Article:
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can lead to spiritual growth. People in the study who confessed their sins often became more transparent with other people, were more willing to deny themselves, and were more interested in seeking a deeper relationship with God. The study also found that confessing sins led people to be more willing to share Christ with others. As expected, praying for non-believers, sharing with them how to become Christians, and inviting them to church were the typical input goals that led to a higher score in the study’s output goal of sharing Christ. But how does confessing your sins relate to evangelism? Perhaps it’s confession that helps you get in the right posture to share your faith with others. Imagine the domino effect in maturity that would result if we continually led our congregation to confession on a regular basis. Reading the Bible was another input goal that affected spiritual growth. In fact, it was, hands down, the input goal that had the greatest direct impact on the total score of all output goals, or discipleship attributes, in the TDA. When asked, “How often, if at all, do you personally read the Bible?” individuals who read some Scripture every day showed higher levels of spiritual growth than those who didn’t read the Bible as regularly. It’s important to understand that this survey question was not measuring whether an individual studied the Bible thoroughly or memorized Scripture. While those two were definitely important factors that predicted a higher score for Bible engagement, this is not what we’re talking about here. We’re talking about the simple act of reading the Bible on a regular basis. In other words, the more an individual did the input goal of reading the Bible, the higher the person scored in all of the output goals.
So the more you can help the people in your church to read the Bible, the better they will be able to obey God and deny self, serve God and others, share Christ, exercise their faith, seek God, build relationships, and be unashamed about their faith. This is astounding. While you might not need a research project to tell you that reading your Bible helps you mature broadly as a disciple, it’s amazing that it helps you grow in all of these specific discipleship attributes. Faithfulness and fruitfulness While it’s easy for me to geek out on this research, since I’m passionate about discipleship and church strategy, I need to remind myself that I cannot force myself or legalistically mature myself in Christ. I can be faithful, which will result in fruitfulness in God’s timing and His providence, but I cannot make myself fruitful. Ultimately, there’s nothing you or I can do to cause ourselves or those in our churches to grow spiritually. God is the one who gives the growth (1 Corinthians 3:6). No program, strategy, matrix, or pathway alone will cause your church members to grow. Growth is up to God and it’s ultimately His responsibility. However, we cannot let that be a cop-out for doing nothing. We still have a role in the growth, as outlined in 1 Corinthians 3:4-7, to plant and water the harvest that is so plentiful. DANIEL IM (@DANIELSANGI) is director of church multiplication at LifeWay and author of No Silver Bullets: Five Small Shifts That Will Transform Your Ministry (B&H Publishing), from which this article was adapted.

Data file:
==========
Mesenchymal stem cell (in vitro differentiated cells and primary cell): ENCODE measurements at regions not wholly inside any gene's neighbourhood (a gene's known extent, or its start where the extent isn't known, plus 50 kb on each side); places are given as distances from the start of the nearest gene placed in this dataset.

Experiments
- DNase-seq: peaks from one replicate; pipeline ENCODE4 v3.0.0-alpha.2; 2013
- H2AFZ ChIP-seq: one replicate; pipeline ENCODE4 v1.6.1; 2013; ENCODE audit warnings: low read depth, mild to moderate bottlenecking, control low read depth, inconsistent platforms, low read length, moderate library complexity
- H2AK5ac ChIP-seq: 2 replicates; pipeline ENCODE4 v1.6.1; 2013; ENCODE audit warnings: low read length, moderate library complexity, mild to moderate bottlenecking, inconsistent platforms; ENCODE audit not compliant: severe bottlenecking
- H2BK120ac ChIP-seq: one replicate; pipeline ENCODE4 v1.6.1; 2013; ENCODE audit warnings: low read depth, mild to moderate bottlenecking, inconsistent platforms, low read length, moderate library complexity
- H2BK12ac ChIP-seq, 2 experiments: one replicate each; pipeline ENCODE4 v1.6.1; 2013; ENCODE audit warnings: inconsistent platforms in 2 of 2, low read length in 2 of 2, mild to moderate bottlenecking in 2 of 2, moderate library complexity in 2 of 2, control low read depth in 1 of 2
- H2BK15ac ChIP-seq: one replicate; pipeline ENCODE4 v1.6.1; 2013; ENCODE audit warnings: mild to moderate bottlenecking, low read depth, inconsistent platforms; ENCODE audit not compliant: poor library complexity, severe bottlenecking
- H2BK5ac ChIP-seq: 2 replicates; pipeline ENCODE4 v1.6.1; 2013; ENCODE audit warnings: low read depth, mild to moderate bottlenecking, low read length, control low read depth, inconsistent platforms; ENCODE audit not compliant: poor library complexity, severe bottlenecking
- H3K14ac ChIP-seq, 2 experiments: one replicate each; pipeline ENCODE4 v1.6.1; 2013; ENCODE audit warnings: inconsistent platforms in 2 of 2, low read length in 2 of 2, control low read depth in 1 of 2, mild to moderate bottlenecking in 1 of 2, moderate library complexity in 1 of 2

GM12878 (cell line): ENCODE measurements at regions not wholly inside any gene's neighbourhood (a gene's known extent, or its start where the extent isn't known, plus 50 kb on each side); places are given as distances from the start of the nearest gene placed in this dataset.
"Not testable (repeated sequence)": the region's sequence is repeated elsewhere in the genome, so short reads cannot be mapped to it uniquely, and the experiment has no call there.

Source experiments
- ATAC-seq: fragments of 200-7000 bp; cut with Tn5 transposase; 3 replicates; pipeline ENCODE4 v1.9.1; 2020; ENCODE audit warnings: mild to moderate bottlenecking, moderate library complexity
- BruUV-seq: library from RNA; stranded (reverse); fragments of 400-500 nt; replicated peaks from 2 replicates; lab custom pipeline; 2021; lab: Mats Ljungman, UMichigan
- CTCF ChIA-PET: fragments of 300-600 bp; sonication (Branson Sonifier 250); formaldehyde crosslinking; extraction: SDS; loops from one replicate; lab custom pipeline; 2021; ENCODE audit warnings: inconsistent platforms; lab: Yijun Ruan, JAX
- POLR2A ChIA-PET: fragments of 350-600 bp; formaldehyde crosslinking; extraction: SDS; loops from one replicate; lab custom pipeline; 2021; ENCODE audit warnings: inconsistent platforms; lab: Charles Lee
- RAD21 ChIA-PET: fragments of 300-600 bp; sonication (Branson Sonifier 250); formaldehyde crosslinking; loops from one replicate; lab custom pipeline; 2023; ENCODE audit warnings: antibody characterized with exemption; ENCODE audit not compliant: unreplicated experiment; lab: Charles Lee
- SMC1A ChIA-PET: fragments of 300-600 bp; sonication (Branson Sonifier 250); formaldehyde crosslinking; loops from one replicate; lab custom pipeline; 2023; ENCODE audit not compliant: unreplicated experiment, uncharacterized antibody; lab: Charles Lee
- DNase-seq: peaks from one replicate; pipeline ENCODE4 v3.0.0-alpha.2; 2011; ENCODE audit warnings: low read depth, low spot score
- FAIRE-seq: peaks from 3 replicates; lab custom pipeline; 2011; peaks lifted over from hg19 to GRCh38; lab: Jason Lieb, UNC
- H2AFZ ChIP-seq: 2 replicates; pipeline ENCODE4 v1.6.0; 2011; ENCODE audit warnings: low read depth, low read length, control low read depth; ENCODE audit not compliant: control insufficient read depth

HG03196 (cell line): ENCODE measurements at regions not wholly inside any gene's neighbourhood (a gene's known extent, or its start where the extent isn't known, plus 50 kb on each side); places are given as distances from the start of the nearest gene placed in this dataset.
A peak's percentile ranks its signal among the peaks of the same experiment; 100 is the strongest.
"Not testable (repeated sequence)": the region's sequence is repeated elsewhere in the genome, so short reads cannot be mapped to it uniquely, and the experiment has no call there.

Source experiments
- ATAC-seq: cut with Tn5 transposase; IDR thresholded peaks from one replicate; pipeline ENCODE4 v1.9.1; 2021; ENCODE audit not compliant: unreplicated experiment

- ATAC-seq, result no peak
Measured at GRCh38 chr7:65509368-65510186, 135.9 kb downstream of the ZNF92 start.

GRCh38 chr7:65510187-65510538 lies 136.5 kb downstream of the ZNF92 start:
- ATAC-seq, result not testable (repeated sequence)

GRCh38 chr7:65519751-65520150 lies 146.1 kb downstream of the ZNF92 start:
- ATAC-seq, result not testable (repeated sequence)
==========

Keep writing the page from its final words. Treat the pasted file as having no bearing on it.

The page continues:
DIG DEEPER No Silver Bullets: Five Small Shifts That Will Transform Your Ministry For the full list of behaviors that led to spiritual growth, as well as a plan and system to help you develop a discipleship pathway that fits the unique culture of your church, pick up a copy at your local LifeWay Store or LifeWay.com.
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ON OUR RADAR Practical resources for you and your church
Books & Bible Studies
Looking for a New Pastor
BY KAY WARREN (REVELL)
BY KEITH AND KRISTYN GETTY (B&H BOOKS)
BY FRANK PAGE (B&H BOOKS)